On Lapis Lazuli

In the Pompidou Centre in Paris, the experience of modern art is pretty intense. Everything (famous) is there in its original material form, mind-boggling example after mind-boggling example. By the time one comes to the end, one’s mind is pretty boggled, unless one hasn’t been paying attention. Then, footsore, frazzled and so on, one comes across the vast void of Yves Klein’s monochrome blue painting.


I sat in front of it for a long time, allowing the magical color to fill me and empty out all the intensities, layer upon layer, that the museum generates. The blue is a visceral, sensual experience but empty of concepts. Ah…

Klein was trained as a gilder, and it was his craftsman’s eye and experience that drew him to the intense colours he used – blue, gold, vermilion – the colours of European sacred art. His achievement seems to have been in the stripping away of the conceptual content, leaving the pure sensual experience of the (conceptual) void.

lapis x 4

Today I got these four square slabs of lapis lazuli – which shares the chemistry of Klein’s pigment. I wonder if my partial colour-blindness has anything to do with the strength of my reaction to this pigment. I have trouble distinguishing subtle shades of red and green, but blue is unambiguous.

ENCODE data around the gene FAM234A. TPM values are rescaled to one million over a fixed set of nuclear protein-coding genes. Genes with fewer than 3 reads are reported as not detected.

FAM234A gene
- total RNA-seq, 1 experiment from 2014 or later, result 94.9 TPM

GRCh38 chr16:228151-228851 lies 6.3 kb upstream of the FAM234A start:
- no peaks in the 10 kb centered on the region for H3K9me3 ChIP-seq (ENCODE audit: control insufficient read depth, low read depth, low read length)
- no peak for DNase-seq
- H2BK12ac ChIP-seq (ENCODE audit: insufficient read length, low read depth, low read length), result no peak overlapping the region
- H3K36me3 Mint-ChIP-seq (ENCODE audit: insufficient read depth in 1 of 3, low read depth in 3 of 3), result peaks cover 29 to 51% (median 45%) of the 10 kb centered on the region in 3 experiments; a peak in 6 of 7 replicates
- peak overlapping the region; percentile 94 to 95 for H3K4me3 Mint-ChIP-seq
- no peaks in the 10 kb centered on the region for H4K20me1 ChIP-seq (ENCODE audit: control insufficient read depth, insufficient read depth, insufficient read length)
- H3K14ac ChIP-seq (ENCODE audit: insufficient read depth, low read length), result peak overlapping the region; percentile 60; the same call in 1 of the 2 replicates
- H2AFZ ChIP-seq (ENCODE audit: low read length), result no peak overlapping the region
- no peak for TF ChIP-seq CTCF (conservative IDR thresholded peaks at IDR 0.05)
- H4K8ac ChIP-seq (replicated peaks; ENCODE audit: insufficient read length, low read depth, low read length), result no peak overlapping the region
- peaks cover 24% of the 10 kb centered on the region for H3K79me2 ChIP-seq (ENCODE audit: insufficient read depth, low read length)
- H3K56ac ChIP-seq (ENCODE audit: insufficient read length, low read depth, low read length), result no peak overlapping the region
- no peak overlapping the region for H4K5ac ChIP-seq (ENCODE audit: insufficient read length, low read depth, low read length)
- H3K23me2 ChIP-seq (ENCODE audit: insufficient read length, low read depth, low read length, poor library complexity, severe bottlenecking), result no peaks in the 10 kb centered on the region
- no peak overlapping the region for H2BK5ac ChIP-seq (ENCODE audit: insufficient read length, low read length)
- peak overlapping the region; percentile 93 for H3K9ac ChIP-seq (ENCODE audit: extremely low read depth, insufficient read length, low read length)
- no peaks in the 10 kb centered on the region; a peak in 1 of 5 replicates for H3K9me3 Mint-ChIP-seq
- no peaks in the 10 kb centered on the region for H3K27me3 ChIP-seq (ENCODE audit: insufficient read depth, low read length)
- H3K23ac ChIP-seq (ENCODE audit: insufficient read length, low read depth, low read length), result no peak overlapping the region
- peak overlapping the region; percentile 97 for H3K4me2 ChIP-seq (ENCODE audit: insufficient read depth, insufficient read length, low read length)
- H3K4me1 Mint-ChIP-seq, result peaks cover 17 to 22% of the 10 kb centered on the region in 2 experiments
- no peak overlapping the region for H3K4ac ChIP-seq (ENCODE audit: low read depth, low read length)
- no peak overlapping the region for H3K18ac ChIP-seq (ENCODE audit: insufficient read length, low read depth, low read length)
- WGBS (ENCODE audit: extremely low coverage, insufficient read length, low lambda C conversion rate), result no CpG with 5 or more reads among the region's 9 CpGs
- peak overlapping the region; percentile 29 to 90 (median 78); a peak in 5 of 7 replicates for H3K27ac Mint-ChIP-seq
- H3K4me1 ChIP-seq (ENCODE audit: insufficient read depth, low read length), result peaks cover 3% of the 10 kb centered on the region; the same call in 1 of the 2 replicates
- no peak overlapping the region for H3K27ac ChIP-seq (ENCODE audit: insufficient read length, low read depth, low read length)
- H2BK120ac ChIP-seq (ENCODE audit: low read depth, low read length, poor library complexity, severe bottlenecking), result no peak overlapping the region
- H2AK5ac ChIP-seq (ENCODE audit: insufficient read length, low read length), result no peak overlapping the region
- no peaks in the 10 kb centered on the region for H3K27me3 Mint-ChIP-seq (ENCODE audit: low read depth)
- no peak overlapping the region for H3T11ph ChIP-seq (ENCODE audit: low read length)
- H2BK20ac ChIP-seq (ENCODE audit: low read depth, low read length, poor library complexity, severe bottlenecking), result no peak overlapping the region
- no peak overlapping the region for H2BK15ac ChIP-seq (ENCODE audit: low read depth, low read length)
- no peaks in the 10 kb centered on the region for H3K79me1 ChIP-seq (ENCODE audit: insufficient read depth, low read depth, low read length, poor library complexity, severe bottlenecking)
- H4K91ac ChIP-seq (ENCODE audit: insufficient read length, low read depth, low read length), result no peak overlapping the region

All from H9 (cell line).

1. Oddly, though i genuinely love the stone, Klein’s use of the colour leaves me quite cold… Then again, although my 3D vision is challenged, i am not in any way colour-blind. Who knows?

  2. mary fitzsimons said:

    its a heavenly colour, of unbodied bliss

  3. Caili'n Pradhan said:

    I love your lapis interpretation. The blue in Kleins work is my favourite blue and conjours thoughts of many things but Afghanistan is one because I read “Blue is the colour of Heaven” and loved it. Caili’n

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